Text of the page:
Have you found that the people coming to your shows are old Boys Like Girls fans?

Kind of the opposite. It’s pretty range-y: Word of mouth, John Mayer shows, Spotify, Apple Music, whatever it might be. It’s cool, I love seeing that range, and it’s been flattering to see people telling their friends [about my music]. I think the thing that makes me smile the most is when people connect the dots — like, they didn’t know [I was in Boys Like Girls], and they’re coming anyways, and then they connect the dots.

Do you feel like you’re starting from scratch?

100 percent. I mean, I wanted it to be that way, rather than switch over the Instagram and really tap into the Boys Like Girls fans. I’m just going to handle this like a completely new artist and get back in the van, playing shows around Los Angeles under an alias in front of 30 people, just trying to truly do it as if it were square one.

Is that why you picked a band name for your group instead of just using your name?

Yeah, I wanted to have a true fresh start, and calling it Martin Johnson wasn’t that. Kirin, who plays guitar, really wanted the name to be “Real Johnson,” and I ended up calling the record label that. I know for me, when I have a favorite artist, I want them to play that nostalgic hit that I felt something for when I was 16, and I wanted a little bit of freedom from that expectation, and freedom to do something I’m doing now. When it’s time to play a Boys Like Girls show, we’ll play a Boys Like Girls show. So I thought the best way to do that was under an alias.

Are you tired of people talking about Boys Like Girls?

Not at all. I’m not ashamed of my past, those guys are my best friends, I’m texting with them literally right now. There’s no shame, there’s no hiding. I’m excited to someday play shows with those guys again and this is just a different project.

Some people, when they have more than one project, they don’t want to talk about their older stuff.

I don’t care, it’s part of my musical story. What the heck am I going to do, hide from my musical story? I’ve strategically chosen things like the name and the way that I’m handling myself on the internet currently to create a little bit of musical distance, but it’s not emotional distance. It has nothing to do with the boys or how I feel. I was making this record and we chose to do a 10-year [anniversary] tour of that first [Boys Like Girls] record, and that was a conscious celebration of what we had achieved as best friends. It has nothing to do with what I’m choosing to do musically now.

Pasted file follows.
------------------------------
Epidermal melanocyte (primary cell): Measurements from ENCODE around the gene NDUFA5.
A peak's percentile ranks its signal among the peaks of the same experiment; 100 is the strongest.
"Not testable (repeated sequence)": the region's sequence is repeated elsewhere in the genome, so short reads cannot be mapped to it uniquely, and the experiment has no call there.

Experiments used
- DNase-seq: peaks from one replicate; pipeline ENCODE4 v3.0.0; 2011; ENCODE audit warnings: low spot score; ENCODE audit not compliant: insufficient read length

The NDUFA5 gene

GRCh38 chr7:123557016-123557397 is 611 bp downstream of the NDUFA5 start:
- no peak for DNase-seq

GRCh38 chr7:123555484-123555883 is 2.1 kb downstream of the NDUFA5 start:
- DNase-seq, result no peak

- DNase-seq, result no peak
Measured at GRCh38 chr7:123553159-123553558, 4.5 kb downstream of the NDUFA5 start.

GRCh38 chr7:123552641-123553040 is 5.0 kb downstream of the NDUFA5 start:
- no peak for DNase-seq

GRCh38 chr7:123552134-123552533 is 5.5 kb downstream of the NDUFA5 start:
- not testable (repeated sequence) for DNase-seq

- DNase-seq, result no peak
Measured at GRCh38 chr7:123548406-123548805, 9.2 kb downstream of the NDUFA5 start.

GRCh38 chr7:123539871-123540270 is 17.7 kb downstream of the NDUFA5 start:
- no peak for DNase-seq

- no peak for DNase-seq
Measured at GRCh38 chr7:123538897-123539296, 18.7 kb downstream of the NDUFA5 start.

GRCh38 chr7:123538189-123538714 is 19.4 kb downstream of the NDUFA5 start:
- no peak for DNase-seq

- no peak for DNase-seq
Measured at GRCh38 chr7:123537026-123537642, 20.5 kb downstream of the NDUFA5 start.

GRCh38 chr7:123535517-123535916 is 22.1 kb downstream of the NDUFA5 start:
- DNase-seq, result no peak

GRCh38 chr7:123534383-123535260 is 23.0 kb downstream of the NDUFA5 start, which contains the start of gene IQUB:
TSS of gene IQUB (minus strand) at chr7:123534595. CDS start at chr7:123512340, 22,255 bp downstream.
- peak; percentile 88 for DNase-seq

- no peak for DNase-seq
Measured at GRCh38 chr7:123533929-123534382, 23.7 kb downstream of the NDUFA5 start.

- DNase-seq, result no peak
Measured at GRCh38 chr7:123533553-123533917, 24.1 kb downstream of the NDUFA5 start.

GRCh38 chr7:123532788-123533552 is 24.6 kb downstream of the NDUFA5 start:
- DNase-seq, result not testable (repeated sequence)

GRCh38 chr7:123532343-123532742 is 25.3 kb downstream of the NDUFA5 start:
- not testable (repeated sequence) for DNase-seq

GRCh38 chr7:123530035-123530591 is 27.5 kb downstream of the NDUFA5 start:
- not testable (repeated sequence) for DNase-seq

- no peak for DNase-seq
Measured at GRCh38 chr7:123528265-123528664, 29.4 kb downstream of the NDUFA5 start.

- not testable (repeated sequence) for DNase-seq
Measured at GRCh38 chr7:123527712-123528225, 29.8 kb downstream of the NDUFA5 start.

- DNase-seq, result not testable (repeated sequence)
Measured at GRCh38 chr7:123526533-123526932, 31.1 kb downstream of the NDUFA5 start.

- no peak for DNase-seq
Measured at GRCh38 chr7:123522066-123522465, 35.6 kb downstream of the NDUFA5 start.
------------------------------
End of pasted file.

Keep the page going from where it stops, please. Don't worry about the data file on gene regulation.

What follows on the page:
You’re from Massachusetts. Have you been writing or recording any of your debut album here?

I wrote a little bit of it here, but most of it I wrote in Los Angeles. I’m living in Los Angeles now and I come back here for Christmas and holidays, stuff like that. I miss it very deeply and I love and it will always be a part of me, but I just haven’t spent a ton of time here in the last five years.

Did you ever play T.T. The Bear’s before it was Sonia?

Nuh-uh. I’ve played the Middle East, the Axis and the Avalon before they became the House of Blues. When I grew up in the pop-punk scene, it was VFW halls and stuff. We were living in Taunton playing churches, halls, Andover’s old town hall, stuff like that. I wasn’t really in the Boston club scene, and all of the sudden, we [Boys Like Girls] were on tour.

Do you have any favorite musical memories from Massachusetts?

I sang the national anthem at Fenway Park when I was 12, and it was my claim to fame for a really long time. A lot of my musical memories from Boston aren’t actually from bands, it’s from being a kid and singing in the Newton Boys Choir or doing theater at the Emerson Majestic Theatre, or playing at Andover High’s talent shows. Pretty much as soon as that ended, I moved down to Southie and Taunton with the boys and we were just trying to get in the ring.

Do you have a set timeline for your debut album once this tour finishes?

Early summer, probably announcing a pre-order within a couple weeks.

Are you nervous at all about it?

I think so. I’ve done a lot of work on myself to try to feel like this is just about the music, and I’m really trying to detach from what people think and put my best foot forward, and then let the music do the talking. Sometimes that’s hard. I find that a lot of my happiness is hinging upon what people think of me and what people think of my music, and that’s something I’m working on. I’d say I’m a little bit nervous, but I’m doing my best to stay in today.

Featured photo courtesy of High Rise PR.